Peace and Good Behavior: A Minor Testimony?

In January 1655 a number of the most effective Quaker preachers came to the English Puritan town of Banbury, where they met strong opposition. Prominent among the Quaker preachers were Ann Audland and her companion Jane Waugh. Ann Audland was the wife of John Audland, one of the Valiant 60, the group selected to spread the word about the new religion. Jane Waugh was a serving maid to John Camm, an early Quaker convert, and his wife. She was illiterate, but is noted as a fiery preacher.

Ann Audland’s preaching offended the parish clergyman. As a result, she and Jane Waugh were arrested and charged with blasphemy. In 17th-century England, blasphemy, a religious matter, was an offense against the state because of the close relation of the state with the church. The women were released on bail and consequently spent several months in the vicinity preaching before coming to trial. Then, to the chagrin of the judge, the jury acquitted them. The court thereupon required that they pay a bond to ensure future good behavior, a procedure established in the common law and in statutes under Edward I and Edward III. Both women refused. As a result they spent six months in a foul jail before being released, without abandoning their witness. Ann Audland wrote to Margaret Fell from her prison cell, "This is indeed a place of joy, and my soul doth rejoice in the Lord. I continue a prisoner in Banbury but I witness freedom in the Lord."

Richard Farnsworth, another Quaker preacher during this period, attended the trial, and when he offended the authorities, he too was imprisoned. He refused to pay the jailer’s fees and was held for eight months before being released. Time in prison, jailer’s fees, and requiring oaths of allegiance were attempts to silence religious expression.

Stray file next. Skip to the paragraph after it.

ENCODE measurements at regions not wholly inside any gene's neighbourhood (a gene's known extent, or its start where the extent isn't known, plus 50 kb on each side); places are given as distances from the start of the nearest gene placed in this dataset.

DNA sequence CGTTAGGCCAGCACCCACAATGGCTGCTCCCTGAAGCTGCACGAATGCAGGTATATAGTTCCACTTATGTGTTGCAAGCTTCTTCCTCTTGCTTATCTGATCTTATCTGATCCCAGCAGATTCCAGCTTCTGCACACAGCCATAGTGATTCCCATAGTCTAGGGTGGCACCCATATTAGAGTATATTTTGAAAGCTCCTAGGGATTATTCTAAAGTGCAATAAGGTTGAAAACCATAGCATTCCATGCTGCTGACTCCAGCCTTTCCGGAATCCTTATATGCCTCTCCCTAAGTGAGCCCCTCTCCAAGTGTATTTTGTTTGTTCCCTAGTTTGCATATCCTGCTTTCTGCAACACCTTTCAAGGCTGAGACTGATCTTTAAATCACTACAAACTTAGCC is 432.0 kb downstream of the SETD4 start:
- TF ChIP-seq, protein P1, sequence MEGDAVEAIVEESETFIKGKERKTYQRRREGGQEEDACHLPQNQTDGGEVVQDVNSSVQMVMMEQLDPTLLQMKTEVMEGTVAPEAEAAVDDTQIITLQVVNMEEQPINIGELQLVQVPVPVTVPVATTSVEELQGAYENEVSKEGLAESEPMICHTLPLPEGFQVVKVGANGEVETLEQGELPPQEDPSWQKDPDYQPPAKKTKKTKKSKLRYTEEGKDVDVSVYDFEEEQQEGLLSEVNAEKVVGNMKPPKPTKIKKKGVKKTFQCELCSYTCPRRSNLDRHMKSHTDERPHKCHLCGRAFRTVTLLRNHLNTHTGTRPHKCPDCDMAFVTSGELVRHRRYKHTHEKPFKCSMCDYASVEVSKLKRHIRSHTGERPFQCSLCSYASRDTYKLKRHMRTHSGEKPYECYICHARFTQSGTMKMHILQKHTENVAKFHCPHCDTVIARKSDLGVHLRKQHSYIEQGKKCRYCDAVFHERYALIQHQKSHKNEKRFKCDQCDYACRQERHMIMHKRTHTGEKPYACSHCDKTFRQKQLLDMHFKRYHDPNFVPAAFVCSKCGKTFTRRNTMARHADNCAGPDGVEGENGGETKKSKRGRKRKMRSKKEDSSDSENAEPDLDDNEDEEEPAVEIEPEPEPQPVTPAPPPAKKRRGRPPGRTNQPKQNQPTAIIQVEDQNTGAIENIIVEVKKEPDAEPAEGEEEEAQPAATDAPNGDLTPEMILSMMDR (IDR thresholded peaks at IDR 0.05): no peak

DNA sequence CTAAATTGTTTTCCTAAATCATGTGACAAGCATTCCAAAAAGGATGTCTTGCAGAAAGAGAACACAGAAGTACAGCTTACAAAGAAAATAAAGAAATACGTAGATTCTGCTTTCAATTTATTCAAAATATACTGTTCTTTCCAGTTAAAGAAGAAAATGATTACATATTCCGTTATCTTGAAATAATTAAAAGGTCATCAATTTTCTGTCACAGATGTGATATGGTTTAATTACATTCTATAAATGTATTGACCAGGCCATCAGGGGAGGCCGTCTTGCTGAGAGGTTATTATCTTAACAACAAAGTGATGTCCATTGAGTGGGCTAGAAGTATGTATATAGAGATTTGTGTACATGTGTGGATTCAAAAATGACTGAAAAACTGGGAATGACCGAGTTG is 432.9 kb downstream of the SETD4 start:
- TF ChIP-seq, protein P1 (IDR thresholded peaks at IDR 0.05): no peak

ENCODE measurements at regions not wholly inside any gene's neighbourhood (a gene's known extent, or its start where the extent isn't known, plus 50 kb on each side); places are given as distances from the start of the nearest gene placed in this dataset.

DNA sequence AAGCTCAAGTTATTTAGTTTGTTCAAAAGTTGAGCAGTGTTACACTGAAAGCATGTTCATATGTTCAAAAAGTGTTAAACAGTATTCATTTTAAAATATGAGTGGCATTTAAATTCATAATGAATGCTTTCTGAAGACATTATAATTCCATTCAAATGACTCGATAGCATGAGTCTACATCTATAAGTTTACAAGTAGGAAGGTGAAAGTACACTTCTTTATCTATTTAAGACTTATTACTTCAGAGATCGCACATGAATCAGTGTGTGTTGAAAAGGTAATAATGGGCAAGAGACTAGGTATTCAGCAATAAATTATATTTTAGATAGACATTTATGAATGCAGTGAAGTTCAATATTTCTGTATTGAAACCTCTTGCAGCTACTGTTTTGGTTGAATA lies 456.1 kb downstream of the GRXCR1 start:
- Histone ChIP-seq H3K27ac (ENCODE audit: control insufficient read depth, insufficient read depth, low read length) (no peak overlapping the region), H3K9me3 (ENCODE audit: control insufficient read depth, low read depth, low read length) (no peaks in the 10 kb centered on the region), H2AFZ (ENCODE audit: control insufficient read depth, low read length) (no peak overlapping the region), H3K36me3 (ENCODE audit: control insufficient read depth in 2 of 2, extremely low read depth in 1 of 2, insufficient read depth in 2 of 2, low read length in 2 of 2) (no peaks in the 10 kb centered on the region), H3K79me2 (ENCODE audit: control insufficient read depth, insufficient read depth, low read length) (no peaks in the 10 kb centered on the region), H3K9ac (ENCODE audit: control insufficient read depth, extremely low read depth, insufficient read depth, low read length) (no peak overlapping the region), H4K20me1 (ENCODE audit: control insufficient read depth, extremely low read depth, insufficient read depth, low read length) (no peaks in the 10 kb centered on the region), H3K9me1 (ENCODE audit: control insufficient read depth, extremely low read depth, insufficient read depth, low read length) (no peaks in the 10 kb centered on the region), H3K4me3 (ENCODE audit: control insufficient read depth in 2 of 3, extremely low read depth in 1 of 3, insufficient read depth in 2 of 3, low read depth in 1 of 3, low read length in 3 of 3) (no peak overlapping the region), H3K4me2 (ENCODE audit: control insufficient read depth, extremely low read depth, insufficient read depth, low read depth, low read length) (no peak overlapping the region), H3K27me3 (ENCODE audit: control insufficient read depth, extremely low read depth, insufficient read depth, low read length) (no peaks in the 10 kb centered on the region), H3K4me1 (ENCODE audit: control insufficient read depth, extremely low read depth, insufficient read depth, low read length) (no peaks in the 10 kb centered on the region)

Blasphemy is no longer a civil court matter, but oaths are still required as a condition of employment by state institutions in several U.S. jurisdictions, and Friends are the occasional victims of the requirements. The numbers taking their beliefs to the point of risking loss of a job are few. The May 1997 issue of Friends Bulletin calls our attention to the testimony against loyalty oaths and oaths of allegiance by several Friends in modern times. My thinking about oaths and the peace and good behavior requirement was influenced by a group of Friends who left California for Canada in 1952 to escape the loyalty oath that was then required of all state employees. Many of them were public school teachers and thus faced the oath requirements. Their destination was Argenta, British Columbia, where they settled and formed Argenta Meeting. I joined them in Argenta in 1983 when I retired from my university teaching position in Newfoundland.

In 1997 I was arrested in an environmental protest and served ten weeks in a British Columbia maximum-security prison for refusing to sign an "undertaking," a document attesting that I would keep the peace and be of good behavior. This practice comes from the English roots of Canadian law. It is frequently required by the arresting police in lieu of bail, and hence is seen by many arrestees in environmental actions as a relief from onerous bail requirements such as those imposed on people accused of serious offenses. I was asked to agree to appear for trial in five weeks, to which I found no objection. I was also required to agree that I would not return to the site of the protest, nor do there any of a long list of things, few if any of which I had done before. But I could not agree to refrain from going there at all, which was tantamount to giving up the protest to which I was committed. Returning was an option that I wanted to leave open, and to sign when I intended to return would be untruthful. The undertaking that arrestees were required to sign before release escaped the careful scrutiny it deserved by many because it was presented by police as just a routine. I was arrested in 1991 in a similar environmental protest. At that time I naively signed the undertaking without understanding its significance.